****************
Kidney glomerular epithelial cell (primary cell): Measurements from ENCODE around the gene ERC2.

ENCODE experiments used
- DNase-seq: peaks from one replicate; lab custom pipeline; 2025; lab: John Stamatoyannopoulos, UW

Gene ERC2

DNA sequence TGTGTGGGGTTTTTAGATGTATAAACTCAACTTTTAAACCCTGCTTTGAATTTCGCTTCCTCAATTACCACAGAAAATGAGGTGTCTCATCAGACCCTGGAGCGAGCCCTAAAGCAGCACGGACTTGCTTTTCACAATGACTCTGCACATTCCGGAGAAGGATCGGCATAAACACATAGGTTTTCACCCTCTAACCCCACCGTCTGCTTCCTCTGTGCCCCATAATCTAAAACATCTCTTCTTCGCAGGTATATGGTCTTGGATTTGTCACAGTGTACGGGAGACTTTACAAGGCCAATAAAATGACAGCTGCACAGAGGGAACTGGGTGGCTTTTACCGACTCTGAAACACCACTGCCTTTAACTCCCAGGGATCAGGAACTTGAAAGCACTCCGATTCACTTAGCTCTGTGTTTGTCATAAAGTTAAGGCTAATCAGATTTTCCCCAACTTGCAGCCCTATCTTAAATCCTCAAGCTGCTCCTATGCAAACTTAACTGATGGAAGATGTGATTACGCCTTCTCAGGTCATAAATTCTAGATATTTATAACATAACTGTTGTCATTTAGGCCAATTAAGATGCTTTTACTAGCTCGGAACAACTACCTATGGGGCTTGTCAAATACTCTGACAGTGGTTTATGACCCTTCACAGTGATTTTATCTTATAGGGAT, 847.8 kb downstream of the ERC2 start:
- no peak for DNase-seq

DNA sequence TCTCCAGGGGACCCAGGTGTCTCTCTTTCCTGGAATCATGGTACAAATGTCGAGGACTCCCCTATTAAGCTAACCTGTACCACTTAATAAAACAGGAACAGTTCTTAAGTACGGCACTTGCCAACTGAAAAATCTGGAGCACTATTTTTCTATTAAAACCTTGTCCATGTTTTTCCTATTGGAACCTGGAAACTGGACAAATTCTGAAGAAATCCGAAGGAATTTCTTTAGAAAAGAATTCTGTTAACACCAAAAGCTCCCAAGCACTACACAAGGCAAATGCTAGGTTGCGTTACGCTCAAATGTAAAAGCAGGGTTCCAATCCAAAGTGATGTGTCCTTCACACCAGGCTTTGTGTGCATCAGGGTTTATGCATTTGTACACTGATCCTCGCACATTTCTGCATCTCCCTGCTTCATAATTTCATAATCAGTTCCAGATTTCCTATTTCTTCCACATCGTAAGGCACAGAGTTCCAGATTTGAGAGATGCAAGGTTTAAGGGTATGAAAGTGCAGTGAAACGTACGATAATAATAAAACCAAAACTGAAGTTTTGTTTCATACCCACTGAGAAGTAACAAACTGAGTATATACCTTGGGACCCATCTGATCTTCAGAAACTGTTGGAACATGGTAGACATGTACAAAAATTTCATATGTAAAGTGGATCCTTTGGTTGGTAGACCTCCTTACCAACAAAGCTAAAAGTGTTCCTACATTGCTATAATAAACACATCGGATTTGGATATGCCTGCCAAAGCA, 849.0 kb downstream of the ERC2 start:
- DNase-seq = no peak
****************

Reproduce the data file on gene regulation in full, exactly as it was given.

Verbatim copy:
Kidney glomerular epithelial cell (primary cell): Measurements from ENCODE around the gene ERC2.

ENCODE experiments used
- DNase-seq: peaks from one replicate; lab custom pipeline; 2025; lab: John Stamatoyannopoulos, UW

Gene ERC2

DNA sequence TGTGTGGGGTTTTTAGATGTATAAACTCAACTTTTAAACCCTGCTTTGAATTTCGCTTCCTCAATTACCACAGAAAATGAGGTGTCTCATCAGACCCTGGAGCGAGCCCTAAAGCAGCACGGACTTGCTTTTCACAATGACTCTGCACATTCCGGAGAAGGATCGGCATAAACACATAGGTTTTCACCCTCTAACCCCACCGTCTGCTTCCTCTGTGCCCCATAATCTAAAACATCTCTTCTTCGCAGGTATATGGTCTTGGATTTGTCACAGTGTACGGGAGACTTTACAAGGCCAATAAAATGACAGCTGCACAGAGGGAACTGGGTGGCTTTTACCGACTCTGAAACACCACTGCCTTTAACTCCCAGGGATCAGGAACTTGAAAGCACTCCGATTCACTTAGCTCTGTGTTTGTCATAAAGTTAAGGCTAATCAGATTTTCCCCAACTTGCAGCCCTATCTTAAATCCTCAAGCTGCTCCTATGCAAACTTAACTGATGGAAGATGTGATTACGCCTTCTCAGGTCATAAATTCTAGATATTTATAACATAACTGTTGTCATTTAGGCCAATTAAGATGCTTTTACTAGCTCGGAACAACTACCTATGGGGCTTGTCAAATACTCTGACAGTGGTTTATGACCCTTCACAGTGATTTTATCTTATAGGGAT, 847.8 kb downstream of the ERC2 start:
- no peak for DNase-seq

DNA sequence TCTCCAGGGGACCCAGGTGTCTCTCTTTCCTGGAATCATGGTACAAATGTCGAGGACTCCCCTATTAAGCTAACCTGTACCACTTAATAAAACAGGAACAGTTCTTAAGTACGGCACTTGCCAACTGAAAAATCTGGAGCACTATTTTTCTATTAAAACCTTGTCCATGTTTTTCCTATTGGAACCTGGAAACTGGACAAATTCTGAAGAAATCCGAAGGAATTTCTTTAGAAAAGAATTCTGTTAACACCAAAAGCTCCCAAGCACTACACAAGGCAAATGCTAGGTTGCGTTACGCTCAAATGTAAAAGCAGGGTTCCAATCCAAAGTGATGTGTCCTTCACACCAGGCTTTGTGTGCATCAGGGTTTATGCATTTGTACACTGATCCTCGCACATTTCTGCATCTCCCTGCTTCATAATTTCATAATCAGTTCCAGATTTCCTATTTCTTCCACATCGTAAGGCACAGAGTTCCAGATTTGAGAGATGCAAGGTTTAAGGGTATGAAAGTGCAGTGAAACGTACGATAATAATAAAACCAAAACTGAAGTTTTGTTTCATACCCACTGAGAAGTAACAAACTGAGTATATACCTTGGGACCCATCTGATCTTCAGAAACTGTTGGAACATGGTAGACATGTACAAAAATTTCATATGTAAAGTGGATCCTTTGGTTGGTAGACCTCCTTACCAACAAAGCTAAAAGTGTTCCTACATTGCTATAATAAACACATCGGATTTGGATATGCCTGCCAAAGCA, 849.0 kb downstream of the ERC2 start:
- DNase-seq = no peak